Briefly, the barnacle's glue contains not only adhesive proteins but also lipid (or oil) rich components that can clean contaminants from the target surface to aid the adhesion formation. At first, it felt like just another interesting natural strategy in adhesion. But, after a bit of careful thought, the Eureka moment came - it was exactly the mechanism I have searched for to solve the challenges of hemostatic tissue sealing! After the excitement, I quickly took note in my phone with the link to the paper with a tag of "repel-crosslinking mechanism for hemostatic sealing", a name similar to the dry-crosslinking mechanism that I gave for the dry double-sided tape.
Rapid and coagulation-independent hemostasis by the paste
Returning from the conference to the lab, we worked hard to convert the barnacle-glue-inspired idea into a research project. Surprisingly, the process was pretty fast taking advantage of our accumulated expertise on bioadhesives as well as close collaboration with clinical experts at Mayo Clinic. Long story short, we developed a barnacle-glue-inspired paste consisting of dry bioadhesive particles suspended in medical-grade silicone oil, a carefully chosen selection of materials to mimic functions of barnacle-glue-components for contamination-resistant wet adhesion while minimizing risks in clinical translations from too new (or without a history of uses in medical devices/drugs) materials. As I test the barnacle-glue-inspired paste in various ex vivo and small animal in vivo hemostasis models, it quickly became my favorite invention - it worked amazingly well. In an ex vivo porcine aorta model with severe and fully anti-coagulated bleeding, I tried several best-performing (and expensive) commercially available hemostatic agents only to find that they do not work at all. However, the paste just sealed the bleeding aorta within 10 s in a single application, giving me a happy surprise (and our clinical collaborators loved the experimental video I took - we just all fell into love with the paste).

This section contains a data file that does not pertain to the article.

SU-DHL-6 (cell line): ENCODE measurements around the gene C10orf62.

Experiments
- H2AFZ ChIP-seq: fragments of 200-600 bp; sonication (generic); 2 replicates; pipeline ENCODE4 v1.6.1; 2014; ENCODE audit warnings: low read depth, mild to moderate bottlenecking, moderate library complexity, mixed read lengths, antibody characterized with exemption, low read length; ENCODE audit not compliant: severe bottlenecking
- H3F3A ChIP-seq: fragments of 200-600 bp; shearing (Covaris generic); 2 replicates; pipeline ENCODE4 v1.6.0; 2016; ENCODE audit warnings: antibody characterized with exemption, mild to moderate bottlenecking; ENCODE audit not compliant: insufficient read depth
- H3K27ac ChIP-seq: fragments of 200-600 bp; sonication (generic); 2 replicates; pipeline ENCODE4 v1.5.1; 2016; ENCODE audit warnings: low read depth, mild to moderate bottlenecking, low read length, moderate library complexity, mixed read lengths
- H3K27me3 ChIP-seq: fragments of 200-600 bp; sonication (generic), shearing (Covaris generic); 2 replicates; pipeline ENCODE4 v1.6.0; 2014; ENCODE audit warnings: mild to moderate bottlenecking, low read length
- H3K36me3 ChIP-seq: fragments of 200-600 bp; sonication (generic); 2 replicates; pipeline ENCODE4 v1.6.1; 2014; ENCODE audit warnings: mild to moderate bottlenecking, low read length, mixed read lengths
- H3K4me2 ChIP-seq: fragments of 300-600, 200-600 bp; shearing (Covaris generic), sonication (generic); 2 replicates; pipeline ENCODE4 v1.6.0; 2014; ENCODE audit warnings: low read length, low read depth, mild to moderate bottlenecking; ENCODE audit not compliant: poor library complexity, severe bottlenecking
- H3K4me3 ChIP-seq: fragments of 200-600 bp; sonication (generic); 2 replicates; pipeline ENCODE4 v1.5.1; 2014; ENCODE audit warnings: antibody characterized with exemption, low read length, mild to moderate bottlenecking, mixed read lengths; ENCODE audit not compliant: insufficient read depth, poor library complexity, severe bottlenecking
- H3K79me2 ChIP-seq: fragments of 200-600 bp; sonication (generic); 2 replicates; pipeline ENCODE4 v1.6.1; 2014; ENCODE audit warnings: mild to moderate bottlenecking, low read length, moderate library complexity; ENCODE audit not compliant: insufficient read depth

Toward Clinical Translation
Encouraged by ex vivo and small animal in vivo results, our collaborators at Mayo Clinic wanted to push further toward clinical translation by testing the paste on pre-clinical pig models. We chose a liver as a model organ which is one of the standard models for hemostasis. We further introduced heparin to the pigs to investigate the hemostatic perfomance for challenging fully anti-coagulated bleedings. After months of nervous preparation, our pre-clinical pig study was a great success. Anti-coagulated bleeding from a sizable liver defect could be sealed by a single application of the paste within 15 s whereas the market-leading fibrin patch (TachoSil®) could not achieve hemostasis of the same defect; all pigs survived with the favorable histological outcomes a month after hemostasis; and most impressively, our clinical collaborators at Mayo Clinic could do all these even though it was the first time they saw and used the paste!
Hemostatic sealing of heparinized porcine liver bleeding within 15 s
Our team is now pursuing the next steps of clinical translation and commercialization including more clinically relevant large animal pre-clinical studies, technology transfer outside of the laboratory, and regulatory processes toward the FDA approval. We hope that we can see this exciting technology be used off the shelf to help patients in one day.
For more details, check out our paper “Rapid and coagulation-independent haemostatic sealing by a paste inspired by barnacle glue” on Nature Biomedical Engineering.